Nuki Men was next, and we focused on doing big, fast swings with our shinai, and also a couple of strategies to entice our partners in to actually hit Kote.  We can have the prettiest Nuki Men in the world, but if we can't lure our partner in to strike we won't ever get to use it, right?  Wendy showed us a couple of ways to expose the Kote, first by coming up and over our partner's shinai with our own.  If we were in normal kamae, this would mean moving our tip up slightly and then to the left, taking center and smothering our partner's shinai.  This movement exposes the Kote.  The second way she showed us was by stepping in and dropping our shinai tip slightly.  She said that this one is risky because if our partner is fast enough they can take advantage of that move and strike before we can move to counter.  I also found out that against Jodan the movement is the same, even though I have a slightly modified kamae (holding the tip off to point at my partner's left Kote while in Jodan).  Billy explained that I should still snap my hands into center and drive the shinai straight up and back when he moves to strike Kote, and then bring it straight down to strike Men.

After a short break for my leg I stepped back in and jumped into a round of waza-geiko, where I worked on Kote-Men with Harvey.  Harvey fights in Nito and I learned that when I do Kote-Men with him the action should almost be like sweeping the shoto (short sword) out of the way with my Kote strike, and then moving in for Men (or Sayu-Men, to strike off center and get past the daito).  I also did a few Nuki Men drills with Harvey earlier and learned that for Nito I will want to move my shinai up and out of the way before his shoto can catch it.  He uses the shoto to suppress my shinai and then moves in for Kote, so I have to go just a bit earlier than I think so I can raise up and past the shoto.  After I caught onto that part he said I was doing really well with Nuki Men against him!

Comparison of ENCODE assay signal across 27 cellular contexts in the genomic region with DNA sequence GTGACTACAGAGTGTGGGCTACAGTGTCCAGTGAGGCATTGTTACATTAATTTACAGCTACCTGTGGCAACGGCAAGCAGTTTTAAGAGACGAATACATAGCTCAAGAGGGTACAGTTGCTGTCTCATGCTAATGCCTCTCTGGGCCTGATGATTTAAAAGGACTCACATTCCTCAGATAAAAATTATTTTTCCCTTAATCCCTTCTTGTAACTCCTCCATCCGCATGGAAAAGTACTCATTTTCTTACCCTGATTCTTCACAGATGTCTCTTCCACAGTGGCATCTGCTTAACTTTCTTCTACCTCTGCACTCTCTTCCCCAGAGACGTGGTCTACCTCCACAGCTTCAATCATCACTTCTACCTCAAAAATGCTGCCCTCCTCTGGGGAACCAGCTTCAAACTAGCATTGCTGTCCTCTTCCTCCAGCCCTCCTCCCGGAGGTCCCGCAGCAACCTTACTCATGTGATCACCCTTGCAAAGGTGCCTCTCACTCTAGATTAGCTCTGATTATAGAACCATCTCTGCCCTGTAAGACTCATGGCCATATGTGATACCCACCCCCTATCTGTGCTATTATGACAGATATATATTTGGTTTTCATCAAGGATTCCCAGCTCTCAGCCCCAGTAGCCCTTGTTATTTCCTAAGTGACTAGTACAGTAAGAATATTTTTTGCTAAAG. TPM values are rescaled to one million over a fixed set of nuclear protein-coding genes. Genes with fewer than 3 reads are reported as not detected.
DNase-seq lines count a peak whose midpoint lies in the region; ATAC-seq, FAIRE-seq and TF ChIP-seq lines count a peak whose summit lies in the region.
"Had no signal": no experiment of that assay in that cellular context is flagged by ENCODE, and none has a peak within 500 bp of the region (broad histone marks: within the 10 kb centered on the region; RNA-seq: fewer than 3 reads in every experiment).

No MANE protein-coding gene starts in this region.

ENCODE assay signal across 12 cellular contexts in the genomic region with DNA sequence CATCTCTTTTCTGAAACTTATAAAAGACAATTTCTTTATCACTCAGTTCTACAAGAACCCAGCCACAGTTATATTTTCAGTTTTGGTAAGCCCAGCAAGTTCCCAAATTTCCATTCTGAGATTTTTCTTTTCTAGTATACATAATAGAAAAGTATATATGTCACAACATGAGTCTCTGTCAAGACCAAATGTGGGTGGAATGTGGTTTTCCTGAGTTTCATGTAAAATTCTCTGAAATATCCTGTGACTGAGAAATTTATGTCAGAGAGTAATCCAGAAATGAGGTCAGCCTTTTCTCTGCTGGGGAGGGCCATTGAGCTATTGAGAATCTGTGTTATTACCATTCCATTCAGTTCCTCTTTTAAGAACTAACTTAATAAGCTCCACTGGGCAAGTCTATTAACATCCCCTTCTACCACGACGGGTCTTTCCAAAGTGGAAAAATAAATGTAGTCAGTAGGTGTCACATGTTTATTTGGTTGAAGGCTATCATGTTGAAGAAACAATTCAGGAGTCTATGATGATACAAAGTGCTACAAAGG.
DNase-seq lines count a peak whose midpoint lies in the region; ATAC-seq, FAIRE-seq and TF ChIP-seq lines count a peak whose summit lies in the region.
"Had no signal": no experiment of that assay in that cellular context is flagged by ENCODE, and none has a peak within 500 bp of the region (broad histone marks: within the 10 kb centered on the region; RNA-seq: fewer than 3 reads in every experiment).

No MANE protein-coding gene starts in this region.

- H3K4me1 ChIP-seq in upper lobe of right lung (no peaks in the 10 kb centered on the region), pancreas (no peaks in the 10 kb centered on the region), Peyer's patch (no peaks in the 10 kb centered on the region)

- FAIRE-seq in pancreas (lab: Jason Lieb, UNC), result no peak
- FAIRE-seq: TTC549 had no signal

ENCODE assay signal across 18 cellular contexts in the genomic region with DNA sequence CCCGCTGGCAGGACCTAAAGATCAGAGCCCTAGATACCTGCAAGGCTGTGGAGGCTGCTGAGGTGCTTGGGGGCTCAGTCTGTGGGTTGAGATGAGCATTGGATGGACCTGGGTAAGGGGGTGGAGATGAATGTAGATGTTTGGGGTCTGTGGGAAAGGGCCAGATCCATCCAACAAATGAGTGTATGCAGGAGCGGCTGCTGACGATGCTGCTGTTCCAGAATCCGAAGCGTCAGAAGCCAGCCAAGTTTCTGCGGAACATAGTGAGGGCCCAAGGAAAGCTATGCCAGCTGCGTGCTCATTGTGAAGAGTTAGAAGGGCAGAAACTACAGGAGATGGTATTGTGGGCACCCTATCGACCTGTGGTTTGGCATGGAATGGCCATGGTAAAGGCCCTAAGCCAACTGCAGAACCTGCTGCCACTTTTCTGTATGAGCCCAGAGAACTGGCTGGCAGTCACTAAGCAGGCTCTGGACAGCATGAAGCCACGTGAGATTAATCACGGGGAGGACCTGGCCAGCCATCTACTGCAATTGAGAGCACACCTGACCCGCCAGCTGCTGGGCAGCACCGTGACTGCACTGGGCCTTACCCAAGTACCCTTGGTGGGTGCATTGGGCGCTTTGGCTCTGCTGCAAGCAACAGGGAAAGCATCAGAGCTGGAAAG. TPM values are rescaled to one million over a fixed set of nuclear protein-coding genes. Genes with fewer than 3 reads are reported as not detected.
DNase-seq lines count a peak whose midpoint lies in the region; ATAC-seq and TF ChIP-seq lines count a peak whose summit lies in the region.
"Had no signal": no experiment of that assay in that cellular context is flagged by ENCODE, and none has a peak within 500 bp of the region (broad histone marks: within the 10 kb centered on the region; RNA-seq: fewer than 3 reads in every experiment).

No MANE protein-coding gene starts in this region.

We finished out the night with jigeiko, and I threw my all into each match, and I ran through partners from our whole spectrum of experience.  From Billy at Nidan down to Nathan at 6 Kyu, I gave each one everything that I had at the time and felt really good afterward.  One of my favorite matches of the night was with Jordan, who is always so quick with his strikes and is really good at creating openings on me.  I feel like I'm starting to catch onto his timing, though, and maybe slowly catching on to how fast he really is.  I felt like I was able to at least avoid a lot of strikes he sent me way, although I need to learn to not just block/dodge his strikes, but follow them up with a counter attack, or use his strikes as part of my oji-waza.  Even though I feel like I was able to nullify a lot of his attacks, he was still able to hit me for most of the match we had and I was only able to get a few Kote strikes in on him.